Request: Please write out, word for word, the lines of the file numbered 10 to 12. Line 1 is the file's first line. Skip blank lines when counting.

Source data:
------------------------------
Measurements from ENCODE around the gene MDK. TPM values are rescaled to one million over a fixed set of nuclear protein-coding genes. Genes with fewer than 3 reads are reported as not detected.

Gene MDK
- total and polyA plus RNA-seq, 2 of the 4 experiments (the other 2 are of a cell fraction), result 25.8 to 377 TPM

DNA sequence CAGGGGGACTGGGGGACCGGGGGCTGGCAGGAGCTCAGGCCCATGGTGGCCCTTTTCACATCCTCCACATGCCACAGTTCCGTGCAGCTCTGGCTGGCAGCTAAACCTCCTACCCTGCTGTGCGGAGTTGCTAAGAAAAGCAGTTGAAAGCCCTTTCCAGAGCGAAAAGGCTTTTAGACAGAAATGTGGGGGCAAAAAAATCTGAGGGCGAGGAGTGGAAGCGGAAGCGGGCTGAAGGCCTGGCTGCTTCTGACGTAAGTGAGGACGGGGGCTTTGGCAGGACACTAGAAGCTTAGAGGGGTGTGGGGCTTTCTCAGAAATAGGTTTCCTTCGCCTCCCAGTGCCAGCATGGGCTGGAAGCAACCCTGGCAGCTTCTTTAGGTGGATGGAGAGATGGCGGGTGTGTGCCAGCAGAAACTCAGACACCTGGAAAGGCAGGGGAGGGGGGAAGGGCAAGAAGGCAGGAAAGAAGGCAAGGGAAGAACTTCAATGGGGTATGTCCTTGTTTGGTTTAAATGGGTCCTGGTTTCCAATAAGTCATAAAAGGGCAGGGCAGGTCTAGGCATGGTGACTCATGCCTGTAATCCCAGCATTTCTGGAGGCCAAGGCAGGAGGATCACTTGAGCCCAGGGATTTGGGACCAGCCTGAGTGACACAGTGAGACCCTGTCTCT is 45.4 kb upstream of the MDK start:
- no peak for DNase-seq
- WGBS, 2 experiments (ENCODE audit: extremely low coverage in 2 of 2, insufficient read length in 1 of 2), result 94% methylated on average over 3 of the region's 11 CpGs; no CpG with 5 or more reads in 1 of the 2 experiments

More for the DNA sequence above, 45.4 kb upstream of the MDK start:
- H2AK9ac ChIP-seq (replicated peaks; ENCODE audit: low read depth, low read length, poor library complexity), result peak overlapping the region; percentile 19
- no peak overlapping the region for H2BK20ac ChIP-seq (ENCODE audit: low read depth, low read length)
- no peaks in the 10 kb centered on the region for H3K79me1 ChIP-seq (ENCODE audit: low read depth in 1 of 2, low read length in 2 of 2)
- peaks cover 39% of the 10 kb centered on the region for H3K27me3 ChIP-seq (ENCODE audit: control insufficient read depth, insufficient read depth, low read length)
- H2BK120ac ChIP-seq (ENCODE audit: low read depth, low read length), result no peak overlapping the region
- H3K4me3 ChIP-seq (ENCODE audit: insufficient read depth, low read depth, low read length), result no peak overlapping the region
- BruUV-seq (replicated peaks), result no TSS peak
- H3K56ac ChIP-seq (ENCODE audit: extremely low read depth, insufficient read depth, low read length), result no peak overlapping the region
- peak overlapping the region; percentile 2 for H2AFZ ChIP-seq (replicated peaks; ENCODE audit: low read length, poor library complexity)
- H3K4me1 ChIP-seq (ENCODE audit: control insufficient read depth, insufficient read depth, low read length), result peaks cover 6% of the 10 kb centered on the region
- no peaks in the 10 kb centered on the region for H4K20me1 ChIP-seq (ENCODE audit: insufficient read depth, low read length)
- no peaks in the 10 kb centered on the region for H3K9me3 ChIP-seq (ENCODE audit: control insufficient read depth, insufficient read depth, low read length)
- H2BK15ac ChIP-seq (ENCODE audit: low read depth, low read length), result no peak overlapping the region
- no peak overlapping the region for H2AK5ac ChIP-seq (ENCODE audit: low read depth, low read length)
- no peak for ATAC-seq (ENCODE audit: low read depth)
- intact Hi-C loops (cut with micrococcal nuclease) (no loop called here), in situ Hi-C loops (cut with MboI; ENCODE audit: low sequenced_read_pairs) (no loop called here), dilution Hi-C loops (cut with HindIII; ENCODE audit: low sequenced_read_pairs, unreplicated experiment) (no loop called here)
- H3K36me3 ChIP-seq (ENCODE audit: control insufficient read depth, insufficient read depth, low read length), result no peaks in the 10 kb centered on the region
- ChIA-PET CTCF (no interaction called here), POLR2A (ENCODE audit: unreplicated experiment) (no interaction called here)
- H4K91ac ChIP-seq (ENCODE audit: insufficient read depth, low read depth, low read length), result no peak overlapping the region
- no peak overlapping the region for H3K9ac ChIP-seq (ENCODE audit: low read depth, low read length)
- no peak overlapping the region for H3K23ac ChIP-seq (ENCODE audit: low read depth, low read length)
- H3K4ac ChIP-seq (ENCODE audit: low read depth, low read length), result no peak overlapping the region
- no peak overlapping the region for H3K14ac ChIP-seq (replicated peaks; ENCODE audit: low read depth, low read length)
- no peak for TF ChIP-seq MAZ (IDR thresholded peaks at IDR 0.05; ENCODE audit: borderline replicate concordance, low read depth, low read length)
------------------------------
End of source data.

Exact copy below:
- no peaks in the 10 kb centered on the region for H3K79me1 ChIP-seq (ENCODE audit: low read depth in 1 of 2, low read length in 2 of 2)
- peaks cover 39% of the 10 kb centered on the region for H3K27me3 ChIP-seq (ENCODE audit: control insufficient read depth, insufficient read depth, low read length)
- H2BK120ac ChIP-seq (ENCODE audit: low read depth, low read length), result no peak overlapping the region